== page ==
Bringing together all the relevant actors
The Child Friendly Cities Initiative network brings together government and stakeholders such as civil society organizations, the private sector, academia, media and, importantly, children themselves who wish to make their cities and communities more child-friendly.
It is the primary obligation of government at various levels to ensure the safety and welfare of all the people who reside within its jurisdictions. With the move towards decentralization, local governments are taking a greater responsibility for this safety and welfare.
Even though treaties such as the UN Convention on the Rights of the Child are ratified by national governments, subnational and local governments equally have a duty to implement child rights at their level of jurisdiction.
Hey, kids! You have a very important role to play in making your city or community more child-friendly! You have the right to have your voice heard, to share your hopes for the place you live, as well as your concerns. And to have these matter. You have the right to influence the decisions that affect your lives. You can, for example:
- Take part in surveys & questionnaires about the place you live – you have a unique insight into what works for you and what doesn’t.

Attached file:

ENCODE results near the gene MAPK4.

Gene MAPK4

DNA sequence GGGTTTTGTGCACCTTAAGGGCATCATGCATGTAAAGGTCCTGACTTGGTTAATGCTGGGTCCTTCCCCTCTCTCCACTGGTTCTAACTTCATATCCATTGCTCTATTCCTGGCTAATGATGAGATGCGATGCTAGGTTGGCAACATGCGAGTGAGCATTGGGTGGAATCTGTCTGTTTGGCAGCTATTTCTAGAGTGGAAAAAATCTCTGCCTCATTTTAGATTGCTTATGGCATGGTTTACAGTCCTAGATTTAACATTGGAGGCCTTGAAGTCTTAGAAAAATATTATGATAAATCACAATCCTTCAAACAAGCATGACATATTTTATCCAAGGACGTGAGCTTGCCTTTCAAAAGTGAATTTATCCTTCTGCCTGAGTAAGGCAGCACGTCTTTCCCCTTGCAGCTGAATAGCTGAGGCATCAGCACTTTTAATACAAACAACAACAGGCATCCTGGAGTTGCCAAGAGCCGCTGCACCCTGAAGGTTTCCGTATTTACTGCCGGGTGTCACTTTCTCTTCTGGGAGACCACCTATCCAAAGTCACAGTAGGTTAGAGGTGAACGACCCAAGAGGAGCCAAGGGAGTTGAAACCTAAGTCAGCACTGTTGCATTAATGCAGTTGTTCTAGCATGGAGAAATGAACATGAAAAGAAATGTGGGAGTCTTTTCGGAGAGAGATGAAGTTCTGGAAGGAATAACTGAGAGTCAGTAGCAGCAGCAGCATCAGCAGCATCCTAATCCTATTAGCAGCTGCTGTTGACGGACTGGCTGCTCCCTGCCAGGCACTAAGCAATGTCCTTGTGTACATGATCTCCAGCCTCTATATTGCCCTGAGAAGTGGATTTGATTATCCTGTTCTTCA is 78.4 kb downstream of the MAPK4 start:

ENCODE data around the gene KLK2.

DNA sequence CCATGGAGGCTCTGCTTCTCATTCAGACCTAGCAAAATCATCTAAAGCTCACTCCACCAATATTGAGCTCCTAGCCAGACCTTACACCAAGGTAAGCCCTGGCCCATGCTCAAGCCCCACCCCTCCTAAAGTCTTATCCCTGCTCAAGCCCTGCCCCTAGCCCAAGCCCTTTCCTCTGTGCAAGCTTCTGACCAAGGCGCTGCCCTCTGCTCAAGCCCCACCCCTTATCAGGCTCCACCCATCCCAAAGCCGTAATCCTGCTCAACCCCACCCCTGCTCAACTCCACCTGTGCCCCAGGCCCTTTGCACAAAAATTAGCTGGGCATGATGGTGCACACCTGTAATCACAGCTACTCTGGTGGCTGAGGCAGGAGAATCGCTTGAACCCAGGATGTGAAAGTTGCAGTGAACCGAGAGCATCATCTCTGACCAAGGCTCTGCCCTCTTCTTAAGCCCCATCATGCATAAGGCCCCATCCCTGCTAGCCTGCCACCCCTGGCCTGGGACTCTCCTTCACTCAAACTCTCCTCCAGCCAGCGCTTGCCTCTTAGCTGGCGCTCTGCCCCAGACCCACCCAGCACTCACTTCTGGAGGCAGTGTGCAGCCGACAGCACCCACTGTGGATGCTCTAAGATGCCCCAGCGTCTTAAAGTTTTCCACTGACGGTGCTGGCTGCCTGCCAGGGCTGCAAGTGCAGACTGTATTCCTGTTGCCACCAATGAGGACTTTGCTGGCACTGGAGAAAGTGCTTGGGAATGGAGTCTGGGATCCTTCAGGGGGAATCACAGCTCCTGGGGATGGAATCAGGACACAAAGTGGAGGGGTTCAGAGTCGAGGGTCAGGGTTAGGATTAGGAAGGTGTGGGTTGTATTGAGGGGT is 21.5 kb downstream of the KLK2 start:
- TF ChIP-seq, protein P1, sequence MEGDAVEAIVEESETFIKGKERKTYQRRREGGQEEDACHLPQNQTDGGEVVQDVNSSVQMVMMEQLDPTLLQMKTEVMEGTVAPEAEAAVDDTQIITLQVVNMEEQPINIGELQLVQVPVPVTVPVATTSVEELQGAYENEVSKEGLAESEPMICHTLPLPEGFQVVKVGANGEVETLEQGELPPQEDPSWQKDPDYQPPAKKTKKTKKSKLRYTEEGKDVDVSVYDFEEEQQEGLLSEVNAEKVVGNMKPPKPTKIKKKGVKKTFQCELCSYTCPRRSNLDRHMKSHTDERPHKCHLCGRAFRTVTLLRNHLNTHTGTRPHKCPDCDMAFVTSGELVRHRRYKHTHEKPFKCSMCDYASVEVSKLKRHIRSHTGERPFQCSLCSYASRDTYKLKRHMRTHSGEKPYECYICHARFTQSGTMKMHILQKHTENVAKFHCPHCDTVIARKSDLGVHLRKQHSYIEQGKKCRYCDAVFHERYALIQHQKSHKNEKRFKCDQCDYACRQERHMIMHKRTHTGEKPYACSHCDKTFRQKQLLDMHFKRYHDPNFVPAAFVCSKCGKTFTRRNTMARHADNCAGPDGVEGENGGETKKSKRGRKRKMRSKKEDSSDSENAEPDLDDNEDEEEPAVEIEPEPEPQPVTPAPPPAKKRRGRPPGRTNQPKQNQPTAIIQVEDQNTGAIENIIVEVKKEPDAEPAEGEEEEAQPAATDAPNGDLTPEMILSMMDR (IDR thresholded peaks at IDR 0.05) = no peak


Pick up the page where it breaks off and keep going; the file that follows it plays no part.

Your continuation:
- Take part in local child and youth organizations or school groups that are involved in making your community or city more child-friendly.
- Take part in more formal mechanisms such as school councils, child and youth councils and local youth parliaments.
- Advocate on behalf of children whose voices may not be heard otherwise.
- Use social media to make yourself heard and support campaigns that can improve your life in your city and community.
The adults are ultimately responsible for your well-being — but you also have a voice. Speak up!
Civil society organizations (CSOs) and community-based organizations (CBOs) in particular know the needs and challenges of the citizens they represent and work in their best interest. As such, they have an important role to play in building child-friendly cities. Civil society can:
- Advocate with local government for improvements for children and make sure their voices are heard.
- Monitor the well-being of children and public performance on child rights as independent observers.
- Support the delivery of essential services to communities that would otherwise be excluded from public sector services.
- Raise public awareness on issues related to children.
- Make changes for children through civil society organizations.